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what metrics does that mean and where the actual competition is. in the context of this, i think definitely that folks will be thinking about what numbers they are putting out there, what picture they are painting in making sure they are addressing the questions investors have. to sarah's point, i remember talking to folks at the investor meetings and everyone said the elephant in the room is instagram, but they are pointing to android. when i think of what the elephant in the room might be for uber and lyft it will be potentially the scooter business and potentially folks where they are living. all of these ideas that investors will be thinking about might not be what the company has on their mind, but they have to address these things. emily: facebook has ratcheted up the competition with snap. where do things stand in terms of growth compared to instagram? alex: instagram's story, the small part of instagram, has more than doubled the users of snap itself and instagram
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overall as a product has more than one billion users. that compares to less than 200 million daily users for snap. it's not a direct comparison because instagram is talking about monthly users and snap talks about daily, but this is a problem companies will have when they go public. if investors a snap will be the next facebook, nobody is really the next facebook. they do not want to tell people they are like instagram either. maybe that is a problem when you are going public trying to create a market for your stock by telling people about what they own already, but then afterwards, you are trying to walk that back and say we are more about messaging or more about content and not. social media snap has a problem -- not social media. snap has had a problem identifying what kind of company they are. emily: it was a great nugget in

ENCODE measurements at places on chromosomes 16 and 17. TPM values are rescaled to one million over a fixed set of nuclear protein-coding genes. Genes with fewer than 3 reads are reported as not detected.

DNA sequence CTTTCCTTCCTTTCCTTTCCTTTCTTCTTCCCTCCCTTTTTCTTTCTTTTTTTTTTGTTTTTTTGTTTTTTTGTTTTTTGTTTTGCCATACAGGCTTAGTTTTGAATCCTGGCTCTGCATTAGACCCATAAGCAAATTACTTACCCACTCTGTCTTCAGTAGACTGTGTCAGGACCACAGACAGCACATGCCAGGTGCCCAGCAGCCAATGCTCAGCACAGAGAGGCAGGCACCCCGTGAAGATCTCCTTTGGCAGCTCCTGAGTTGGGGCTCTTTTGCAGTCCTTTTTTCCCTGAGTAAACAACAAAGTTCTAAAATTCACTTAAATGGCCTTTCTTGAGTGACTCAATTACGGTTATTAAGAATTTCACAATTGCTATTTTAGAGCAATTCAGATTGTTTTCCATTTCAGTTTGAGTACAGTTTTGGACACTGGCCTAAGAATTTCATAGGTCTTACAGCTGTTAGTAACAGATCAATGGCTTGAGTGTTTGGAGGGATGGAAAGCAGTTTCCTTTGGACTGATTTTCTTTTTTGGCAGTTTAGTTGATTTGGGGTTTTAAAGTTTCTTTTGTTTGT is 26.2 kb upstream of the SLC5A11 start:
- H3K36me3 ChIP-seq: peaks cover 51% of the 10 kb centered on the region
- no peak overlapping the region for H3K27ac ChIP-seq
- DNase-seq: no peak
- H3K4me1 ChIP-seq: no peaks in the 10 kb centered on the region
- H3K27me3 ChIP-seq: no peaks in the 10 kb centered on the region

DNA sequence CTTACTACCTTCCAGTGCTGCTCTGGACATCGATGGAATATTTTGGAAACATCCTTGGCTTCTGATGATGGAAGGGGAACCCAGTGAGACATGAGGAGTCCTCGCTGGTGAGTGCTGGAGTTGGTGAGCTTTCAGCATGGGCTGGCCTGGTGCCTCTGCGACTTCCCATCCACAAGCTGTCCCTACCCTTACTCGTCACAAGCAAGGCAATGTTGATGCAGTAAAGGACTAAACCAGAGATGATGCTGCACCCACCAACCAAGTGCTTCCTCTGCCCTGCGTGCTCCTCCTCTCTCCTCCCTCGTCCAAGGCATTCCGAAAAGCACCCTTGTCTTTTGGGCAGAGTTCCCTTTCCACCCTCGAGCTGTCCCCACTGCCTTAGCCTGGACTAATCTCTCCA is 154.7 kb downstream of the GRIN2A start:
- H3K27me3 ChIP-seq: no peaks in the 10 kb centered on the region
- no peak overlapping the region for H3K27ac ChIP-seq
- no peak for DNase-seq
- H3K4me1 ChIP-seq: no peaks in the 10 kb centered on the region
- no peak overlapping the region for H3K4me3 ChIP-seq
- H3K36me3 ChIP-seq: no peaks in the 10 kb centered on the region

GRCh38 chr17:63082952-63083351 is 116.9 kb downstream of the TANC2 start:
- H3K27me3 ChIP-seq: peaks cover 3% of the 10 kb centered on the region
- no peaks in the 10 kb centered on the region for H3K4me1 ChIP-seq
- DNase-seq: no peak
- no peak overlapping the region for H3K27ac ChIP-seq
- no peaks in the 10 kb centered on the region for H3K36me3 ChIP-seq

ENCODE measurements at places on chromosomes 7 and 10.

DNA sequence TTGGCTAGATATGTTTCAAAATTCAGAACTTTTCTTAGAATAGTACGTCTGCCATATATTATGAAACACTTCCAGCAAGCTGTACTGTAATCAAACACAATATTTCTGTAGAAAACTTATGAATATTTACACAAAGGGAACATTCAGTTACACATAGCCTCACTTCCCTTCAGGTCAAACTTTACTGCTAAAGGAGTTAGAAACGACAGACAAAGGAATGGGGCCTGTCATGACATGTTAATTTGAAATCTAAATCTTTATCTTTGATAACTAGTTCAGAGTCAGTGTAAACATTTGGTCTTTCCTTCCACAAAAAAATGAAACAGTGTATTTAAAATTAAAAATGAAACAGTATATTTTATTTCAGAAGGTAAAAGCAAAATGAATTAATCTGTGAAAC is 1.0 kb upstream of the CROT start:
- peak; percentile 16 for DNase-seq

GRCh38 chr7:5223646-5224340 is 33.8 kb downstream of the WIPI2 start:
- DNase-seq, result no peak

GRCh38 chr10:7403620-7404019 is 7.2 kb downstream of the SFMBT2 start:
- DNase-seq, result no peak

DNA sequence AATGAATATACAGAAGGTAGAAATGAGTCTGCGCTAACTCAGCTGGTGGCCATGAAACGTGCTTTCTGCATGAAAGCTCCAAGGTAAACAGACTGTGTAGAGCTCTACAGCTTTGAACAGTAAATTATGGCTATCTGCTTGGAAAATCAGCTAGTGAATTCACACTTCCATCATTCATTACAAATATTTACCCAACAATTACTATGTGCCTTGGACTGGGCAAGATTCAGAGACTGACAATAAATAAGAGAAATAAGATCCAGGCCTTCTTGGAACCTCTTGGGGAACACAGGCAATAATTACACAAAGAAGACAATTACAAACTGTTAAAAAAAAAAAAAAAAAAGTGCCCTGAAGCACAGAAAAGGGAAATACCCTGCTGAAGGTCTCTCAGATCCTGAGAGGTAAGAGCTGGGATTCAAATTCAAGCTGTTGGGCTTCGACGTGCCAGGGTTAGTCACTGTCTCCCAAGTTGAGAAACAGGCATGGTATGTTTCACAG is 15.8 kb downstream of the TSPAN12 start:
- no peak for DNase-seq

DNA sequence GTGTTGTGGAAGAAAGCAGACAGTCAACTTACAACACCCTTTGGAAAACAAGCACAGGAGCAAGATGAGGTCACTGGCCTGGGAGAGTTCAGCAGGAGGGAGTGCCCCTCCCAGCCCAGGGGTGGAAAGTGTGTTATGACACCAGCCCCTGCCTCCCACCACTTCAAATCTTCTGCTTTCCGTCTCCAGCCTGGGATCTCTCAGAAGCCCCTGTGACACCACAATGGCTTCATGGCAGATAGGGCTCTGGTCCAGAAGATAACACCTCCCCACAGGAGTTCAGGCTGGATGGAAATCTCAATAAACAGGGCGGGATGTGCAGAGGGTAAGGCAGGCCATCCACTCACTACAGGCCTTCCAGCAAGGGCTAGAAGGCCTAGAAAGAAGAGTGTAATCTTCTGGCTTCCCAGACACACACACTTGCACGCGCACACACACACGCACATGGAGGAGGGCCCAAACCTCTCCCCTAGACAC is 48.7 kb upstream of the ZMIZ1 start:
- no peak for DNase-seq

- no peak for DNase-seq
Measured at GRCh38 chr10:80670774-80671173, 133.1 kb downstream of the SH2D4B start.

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one of our bloomberg news pieces that the last time three tech companies of the size had gone public was when bill clinton was president. walk us through the timeline for the potential ipos next year, and what could set them off track? alex: that is my story in business week. right now, in terms of more than $10 funny wish in tech companies, 2000 was the last time. that's the last time when palmpilot went public. right now, it seems you have the critical momentum, especially in the consumer tech companies. you have uber, lyft, maybe airbnb. all of these companies that consumers know that have done a good job of saying private and raising money privately. if markets stay stable, that is what you're looking for. as long as volatility stays low, it seems next year could be the
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biggest year for u.s. listings on record following a really big one for china tech in the u.s.. all signs seem to point toward a large listing in 2019. emily: we were speaking to an investor who said they could come out public as well but it depends on if market conditions are right. could they go all out at once? alex: it could be. we see a lot of timelines moving up for 2019. there are questions around what does the interest rate rise me for equities. will there be an and to the fiscal market? if you're ready to go, then after the full year earnings are in, you might as well get out the door. investors will have big questions on their hands for